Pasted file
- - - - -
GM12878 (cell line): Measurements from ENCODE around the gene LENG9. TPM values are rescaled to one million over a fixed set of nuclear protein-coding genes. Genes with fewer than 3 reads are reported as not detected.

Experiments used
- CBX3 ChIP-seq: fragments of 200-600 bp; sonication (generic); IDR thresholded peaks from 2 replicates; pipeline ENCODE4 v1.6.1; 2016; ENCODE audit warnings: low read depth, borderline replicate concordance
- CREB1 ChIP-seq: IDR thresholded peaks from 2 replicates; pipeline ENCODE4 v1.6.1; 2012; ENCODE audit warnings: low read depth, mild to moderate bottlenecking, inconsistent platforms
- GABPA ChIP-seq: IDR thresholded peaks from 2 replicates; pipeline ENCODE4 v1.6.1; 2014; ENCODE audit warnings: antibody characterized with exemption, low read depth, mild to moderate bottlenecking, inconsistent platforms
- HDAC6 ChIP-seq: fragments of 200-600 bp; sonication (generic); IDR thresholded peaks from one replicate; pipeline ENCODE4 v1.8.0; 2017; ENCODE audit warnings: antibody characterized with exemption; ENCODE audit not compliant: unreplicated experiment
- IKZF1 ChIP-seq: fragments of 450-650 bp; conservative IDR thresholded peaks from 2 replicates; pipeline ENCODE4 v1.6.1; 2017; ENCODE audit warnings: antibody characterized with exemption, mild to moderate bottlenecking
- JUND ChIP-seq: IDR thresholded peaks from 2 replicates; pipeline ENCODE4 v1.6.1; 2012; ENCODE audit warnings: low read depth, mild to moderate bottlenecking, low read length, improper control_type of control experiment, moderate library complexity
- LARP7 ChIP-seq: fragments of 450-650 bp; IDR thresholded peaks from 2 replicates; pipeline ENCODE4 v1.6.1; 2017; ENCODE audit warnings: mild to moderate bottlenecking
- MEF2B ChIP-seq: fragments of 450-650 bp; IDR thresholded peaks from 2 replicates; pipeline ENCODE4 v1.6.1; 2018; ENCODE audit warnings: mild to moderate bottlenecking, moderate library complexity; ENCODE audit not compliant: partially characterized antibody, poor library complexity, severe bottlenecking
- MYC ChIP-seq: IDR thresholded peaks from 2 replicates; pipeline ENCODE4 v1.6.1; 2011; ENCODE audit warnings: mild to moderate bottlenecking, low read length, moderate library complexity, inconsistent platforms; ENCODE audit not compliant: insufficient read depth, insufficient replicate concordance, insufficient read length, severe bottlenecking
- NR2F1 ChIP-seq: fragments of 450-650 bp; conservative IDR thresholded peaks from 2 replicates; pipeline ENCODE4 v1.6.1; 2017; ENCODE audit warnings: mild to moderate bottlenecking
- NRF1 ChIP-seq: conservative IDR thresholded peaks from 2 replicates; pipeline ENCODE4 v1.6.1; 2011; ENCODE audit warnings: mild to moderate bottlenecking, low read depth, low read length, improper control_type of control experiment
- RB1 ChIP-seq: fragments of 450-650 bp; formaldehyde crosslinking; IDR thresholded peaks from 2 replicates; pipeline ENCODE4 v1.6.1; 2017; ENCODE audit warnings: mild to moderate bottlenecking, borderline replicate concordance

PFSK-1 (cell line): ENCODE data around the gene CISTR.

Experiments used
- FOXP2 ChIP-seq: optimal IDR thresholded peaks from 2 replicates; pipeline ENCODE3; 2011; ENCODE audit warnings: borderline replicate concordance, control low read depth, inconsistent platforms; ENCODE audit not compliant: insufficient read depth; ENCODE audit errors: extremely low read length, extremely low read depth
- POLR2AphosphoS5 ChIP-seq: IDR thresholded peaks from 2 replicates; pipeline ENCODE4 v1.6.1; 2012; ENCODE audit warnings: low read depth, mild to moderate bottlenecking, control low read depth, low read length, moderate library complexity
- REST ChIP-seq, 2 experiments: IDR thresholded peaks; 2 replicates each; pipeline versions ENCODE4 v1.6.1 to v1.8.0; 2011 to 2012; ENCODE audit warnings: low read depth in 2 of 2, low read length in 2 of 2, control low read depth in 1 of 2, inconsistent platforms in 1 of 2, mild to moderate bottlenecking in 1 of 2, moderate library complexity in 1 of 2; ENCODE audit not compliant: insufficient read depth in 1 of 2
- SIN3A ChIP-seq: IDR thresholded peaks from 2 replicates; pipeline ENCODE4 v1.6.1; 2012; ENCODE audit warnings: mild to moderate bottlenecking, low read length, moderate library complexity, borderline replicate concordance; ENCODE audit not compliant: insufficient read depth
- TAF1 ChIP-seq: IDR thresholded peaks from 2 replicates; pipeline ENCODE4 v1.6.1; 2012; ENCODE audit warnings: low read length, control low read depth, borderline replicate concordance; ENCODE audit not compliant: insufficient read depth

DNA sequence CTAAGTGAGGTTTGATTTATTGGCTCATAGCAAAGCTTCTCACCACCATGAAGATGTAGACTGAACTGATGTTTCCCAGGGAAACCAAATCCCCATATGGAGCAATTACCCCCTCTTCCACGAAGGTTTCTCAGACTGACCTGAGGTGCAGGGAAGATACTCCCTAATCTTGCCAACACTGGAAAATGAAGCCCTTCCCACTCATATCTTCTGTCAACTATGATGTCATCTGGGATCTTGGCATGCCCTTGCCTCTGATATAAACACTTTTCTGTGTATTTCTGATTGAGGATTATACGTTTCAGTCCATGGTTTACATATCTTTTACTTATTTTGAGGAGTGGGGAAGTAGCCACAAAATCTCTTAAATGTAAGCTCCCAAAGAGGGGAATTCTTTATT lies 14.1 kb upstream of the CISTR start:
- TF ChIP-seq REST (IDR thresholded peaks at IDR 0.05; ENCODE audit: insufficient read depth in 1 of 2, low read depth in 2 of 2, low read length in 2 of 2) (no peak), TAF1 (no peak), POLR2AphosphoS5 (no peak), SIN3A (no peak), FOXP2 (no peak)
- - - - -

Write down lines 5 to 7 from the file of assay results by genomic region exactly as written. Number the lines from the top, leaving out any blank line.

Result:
- GABPA ChIP-seq: IDR thresholded peaks from 2 replicates; pipeline ENCODE4 v1.6.1; 2014; ENCODE audit warnings: antibody characterized with exemption, low read depth, mild to moderate bottlenecking, inconsistent platforms
- HDAC6 ChIP-seq: fragments of 200-600 bp; sonication (generic); IDR thresholded peaks from one replicate; pipeline ENCODE4 v1.8.0; 2017; ENCODE audit warnings: antibody characterized with exemption; ENCODE audit not compliant: unreplicated experiment
- IKZF1 ChIP-seq: fragments of 450-650 bp; conservative IDR thresholded peaks from 2 replicates; pipeline ENCODE4 v1.6.1; 2017; ENCODE audit warnings: antibody characterized with exemption, mild to moderate bottlenecking